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Hancock Financial Industries Stumbles

Brokerages and asset managers falter in early 2001.

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Just about everything that helped John Hancock Financial Industries Fund (FIDAX) in 2000 has hurt it so far in 2001.

Insurers, brokers, and asset managers powered ahead last year, but they've suffered in 2001's early going. Investors realized in late 2000 that Federal Reserve interest-rate cuts were imminent, so they migrated to the financials that are considered to have the greatest rate sensitivity: banks with big lending operations. Although this fund's lead manager, Jim Schmidt, believes that most banks aren't all that rate sensitive these days, investors' perceptions haven't changed. Meanwhile, with the market selling off in early 2001, brokers and asset managers have taken a hit. Charles Schwab (SCH), Morgan Stanley Dean Witter (MWD), and American Express (AXP) have all suffered significant, double-digit losses so far this year. In posting a 10% decline for the year to date through March 5, 2001, the fund lags more than 90% of its specialty-financial rivals.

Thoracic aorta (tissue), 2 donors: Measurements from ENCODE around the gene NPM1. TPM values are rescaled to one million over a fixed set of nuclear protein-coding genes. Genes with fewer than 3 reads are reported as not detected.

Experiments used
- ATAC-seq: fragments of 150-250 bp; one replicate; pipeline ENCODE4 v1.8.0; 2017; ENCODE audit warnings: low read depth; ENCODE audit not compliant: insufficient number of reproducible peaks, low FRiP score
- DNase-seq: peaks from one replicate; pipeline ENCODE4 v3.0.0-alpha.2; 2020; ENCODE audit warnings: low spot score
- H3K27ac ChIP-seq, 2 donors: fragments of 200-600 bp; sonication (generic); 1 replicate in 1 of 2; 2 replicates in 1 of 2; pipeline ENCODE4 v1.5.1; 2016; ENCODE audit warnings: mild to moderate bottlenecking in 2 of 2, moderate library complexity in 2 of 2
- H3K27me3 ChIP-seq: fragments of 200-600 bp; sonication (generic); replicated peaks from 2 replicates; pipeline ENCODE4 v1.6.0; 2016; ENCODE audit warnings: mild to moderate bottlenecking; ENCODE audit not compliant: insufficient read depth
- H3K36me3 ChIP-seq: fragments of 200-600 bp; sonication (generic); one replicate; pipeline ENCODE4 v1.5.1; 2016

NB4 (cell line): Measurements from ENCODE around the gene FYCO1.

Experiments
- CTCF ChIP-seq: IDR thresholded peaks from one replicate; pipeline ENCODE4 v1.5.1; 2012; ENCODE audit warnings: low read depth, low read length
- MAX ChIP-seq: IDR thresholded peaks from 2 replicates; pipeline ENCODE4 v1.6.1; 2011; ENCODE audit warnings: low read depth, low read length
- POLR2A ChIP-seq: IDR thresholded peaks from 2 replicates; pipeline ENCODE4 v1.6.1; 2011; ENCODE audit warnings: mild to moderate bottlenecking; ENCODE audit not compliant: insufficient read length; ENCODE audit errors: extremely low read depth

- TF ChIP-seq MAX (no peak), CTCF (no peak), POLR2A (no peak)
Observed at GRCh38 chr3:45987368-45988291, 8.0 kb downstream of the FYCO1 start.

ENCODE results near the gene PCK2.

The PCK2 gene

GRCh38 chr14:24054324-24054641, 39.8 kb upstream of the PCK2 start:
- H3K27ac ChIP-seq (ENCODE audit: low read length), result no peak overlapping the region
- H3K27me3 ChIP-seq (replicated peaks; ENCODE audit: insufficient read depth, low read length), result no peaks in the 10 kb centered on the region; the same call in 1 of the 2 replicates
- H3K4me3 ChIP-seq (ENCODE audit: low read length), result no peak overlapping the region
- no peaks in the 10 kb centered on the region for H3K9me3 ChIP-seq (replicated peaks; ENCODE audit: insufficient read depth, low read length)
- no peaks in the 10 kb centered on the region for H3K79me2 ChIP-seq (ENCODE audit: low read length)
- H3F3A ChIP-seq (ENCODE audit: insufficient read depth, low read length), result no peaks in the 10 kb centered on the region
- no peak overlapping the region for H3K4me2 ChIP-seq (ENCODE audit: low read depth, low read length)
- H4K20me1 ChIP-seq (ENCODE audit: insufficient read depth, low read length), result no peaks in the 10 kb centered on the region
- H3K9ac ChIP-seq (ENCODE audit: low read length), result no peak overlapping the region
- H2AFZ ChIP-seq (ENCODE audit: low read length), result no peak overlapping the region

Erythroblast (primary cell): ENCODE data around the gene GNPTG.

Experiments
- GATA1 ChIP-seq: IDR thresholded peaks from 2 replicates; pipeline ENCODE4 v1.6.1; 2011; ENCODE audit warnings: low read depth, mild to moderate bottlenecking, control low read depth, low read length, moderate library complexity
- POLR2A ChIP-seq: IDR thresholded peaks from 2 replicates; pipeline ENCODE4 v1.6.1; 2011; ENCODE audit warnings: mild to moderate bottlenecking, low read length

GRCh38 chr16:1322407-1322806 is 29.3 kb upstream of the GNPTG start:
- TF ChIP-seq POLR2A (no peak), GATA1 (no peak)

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Scott Cooley does not own (actual or beneficial) shares in any of the securities mentioned above. Find out about Morningstar’s editorial policies.

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